My Grandma had some funny sayings. If she was talking about someone that she was acquainted with but didn’t know particularly well, she would say ‘their dog ran down my passage.’ As I got older I did wonder whether this phrase had other, slightly lewd connotations as it was always said with a twinkle in her eye. But how could it have had? I was very young at the time and now I will never know.
I think of her often, even though she is just a shadow in my memory, especially when I am visiting new places to ply my trade. Working in IT, I get to visit the places that others don’t see. Not the front of house for the likes of us but rather the basements, attics and back passages. If you are seeking glamour then other professions may be for you. The IT teams are the borrowers that support organisations, always there but not always in view.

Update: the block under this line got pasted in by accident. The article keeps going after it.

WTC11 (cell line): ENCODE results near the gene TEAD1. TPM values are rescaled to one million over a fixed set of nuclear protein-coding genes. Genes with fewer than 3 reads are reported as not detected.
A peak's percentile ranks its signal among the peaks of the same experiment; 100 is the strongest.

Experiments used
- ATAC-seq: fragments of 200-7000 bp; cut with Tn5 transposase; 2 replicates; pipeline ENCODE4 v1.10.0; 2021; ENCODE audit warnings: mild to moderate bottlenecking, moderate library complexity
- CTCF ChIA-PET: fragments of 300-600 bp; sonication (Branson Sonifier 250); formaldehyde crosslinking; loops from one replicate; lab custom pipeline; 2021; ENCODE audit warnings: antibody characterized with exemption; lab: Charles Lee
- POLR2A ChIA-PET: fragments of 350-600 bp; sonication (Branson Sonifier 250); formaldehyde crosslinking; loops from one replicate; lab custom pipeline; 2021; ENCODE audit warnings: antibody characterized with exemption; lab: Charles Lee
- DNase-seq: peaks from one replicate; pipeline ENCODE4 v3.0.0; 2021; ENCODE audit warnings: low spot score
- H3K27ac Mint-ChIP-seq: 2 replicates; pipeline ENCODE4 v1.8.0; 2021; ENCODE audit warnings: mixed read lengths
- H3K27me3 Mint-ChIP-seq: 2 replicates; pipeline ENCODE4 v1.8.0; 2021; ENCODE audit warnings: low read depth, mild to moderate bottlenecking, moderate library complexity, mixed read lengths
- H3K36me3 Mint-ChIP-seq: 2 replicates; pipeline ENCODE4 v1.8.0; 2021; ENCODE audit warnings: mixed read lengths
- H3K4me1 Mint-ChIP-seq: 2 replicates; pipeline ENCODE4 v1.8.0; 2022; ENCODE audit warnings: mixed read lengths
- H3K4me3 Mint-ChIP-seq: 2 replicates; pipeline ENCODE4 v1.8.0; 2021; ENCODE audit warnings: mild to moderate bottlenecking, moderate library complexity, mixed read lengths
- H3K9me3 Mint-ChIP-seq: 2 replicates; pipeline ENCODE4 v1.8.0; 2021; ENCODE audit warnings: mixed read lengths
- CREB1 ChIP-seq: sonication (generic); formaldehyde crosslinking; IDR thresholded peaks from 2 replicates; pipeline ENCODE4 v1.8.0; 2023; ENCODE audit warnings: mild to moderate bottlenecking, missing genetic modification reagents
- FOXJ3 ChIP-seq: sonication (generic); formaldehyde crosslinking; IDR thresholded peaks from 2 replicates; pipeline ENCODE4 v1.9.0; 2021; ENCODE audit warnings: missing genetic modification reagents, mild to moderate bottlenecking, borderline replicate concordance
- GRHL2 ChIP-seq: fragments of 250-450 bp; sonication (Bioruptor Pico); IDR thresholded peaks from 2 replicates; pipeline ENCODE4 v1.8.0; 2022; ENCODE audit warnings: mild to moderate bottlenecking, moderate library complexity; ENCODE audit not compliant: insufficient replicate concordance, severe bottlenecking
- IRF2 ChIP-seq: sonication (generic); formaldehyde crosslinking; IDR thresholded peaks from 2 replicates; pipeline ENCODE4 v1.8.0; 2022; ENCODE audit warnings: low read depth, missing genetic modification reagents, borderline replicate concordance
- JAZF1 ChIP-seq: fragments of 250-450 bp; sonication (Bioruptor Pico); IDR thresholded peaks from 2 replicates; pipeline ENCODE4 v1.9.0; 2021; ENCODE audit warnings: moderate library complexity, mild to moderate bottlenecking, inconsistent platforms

Of course that shouldn’t be the case but we have history to fight with and we are not always noted for our interpersonal skills.
Two places spring to mind that demonstrate what I am talking about, the castle and the hotel that I have been working at but in many ways it was also true of Durham Castle. Behind the public facing facade of each of these businesses there are corridors and places where only the workers can go. They were built with the sole intention of keeping the staff away from the rest of the operation.
I can understand this in the hotel, where paying guests may not want to see the machinations that keep the establishment working. Very few people want to see what goes on in the kitchen at the restaurant they are eating and even fewer would want to find themselves in the laundry. I can also understand it in the council where the public can’t wander in the work areas except under some supervision, for safety and security reasons.
The castle however, is a different story. There I was left with the impression that the staff were better kept out of sight for reasons of sensibility. It could have been for reasons of efficiency however. Perhaps though it is a question more of my sensibilities than others